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Thanks for that Anzac. I am happy to spend money on getting the drive cleaned, but not sure how to go about it, e.g. what materials to use. As long as the price won't burn a hole in my pocket lol.

 

You're right - the Atari was cheap, £18.00 plus postage of just over £10, no problem there. I've only ever bought a computer with a disk drive once before, and that was an Amiga in the early 2000s. I never had any problem with that - either because it was circa 15 years younger than it would be today, or because I got lucky lol.

 

I used to own a bulky PC, but that had a totally different kind of disk drive, plus it was given as a present by kind friends who had spare computers at work that their boss was happy to let them give away. Also I was more accustomed to that kind of computer and have PC-literate friends who were there to give me a hand should any problems arise :-)

 

I probably was too optimistic like you said, but if I see anything like "untested", " unsure if it works", "for spares or repair" etc, I generally don't buy the item as I'm not so good at fixing technical stuff.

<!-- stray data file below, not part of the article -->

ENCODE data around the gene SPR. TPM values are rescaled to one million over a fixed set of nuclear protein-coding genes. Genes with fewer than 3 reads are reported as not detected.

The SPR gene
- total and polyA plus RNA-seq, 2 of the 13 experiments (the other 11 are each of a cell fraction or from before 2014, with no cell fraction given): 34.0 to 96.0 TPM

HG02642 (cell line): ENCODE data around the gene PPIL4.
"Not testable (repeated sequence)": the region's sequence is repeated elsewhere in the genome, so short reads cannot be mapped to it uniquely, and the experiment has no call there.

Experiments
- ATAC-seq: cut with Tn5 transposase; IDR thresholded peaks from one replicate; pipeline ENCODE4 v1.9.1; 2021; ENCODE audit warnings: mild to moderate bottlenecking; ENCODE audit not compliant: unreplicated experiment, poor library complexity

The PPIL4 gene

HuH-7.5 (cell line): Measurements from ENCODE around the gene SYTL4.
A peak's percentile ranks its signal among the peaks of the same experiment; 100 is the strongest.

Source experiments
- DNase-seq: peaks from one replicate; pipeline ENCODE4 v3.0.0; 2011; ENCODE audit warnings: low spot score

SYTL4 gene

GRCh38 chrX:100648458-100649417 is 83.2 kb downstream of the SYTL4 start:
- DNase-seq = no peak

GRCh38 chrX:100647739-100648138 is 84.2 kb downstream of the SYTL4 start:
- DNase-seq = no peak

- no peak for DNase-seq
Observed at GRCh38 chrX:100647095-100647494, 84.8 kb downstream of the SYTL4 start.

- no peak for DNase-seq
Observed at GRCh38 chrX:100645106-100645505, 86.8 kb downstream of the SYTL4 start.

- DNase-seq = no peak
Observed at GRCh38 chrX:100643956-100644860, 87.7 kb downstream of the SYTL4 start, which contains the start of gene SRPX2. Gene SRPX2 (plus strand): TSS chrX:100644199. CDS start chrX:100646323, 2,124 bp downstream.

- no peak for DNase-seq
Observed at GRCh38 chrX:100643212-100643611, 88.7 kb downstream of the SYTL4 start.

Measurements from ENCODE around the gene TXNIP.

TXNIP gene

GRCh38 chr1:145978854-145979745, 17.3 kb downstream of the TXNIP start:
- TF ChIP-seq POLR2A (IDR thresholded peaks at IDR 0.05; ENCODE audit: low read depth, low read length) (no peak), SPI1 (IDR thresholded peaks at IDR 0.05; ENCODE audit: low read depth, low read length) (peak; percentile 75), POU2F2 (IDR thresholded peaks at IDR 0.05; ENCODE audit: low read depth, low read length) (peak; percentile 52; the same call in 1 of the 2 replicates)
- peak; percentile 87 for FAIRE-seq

This looks like a good forum to me, and I appreciate all the support in advance :-)

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Thanks for that Anzac. I am happy to spend money on getting the drive cleaned, but not sure how to go about it, e.g. what materials to use. As long as the price won't burn a hole in my pocket lol.

You're right - the Atari was cheap, £18.00 plus postage of just over £10, no problem there.

This looks like a good forum to me, and I appreciate all the support in advance :-)

Floppy drive cleaning is not hard and in terms of products usually isopropyl alcohol and cotton swabs are enough.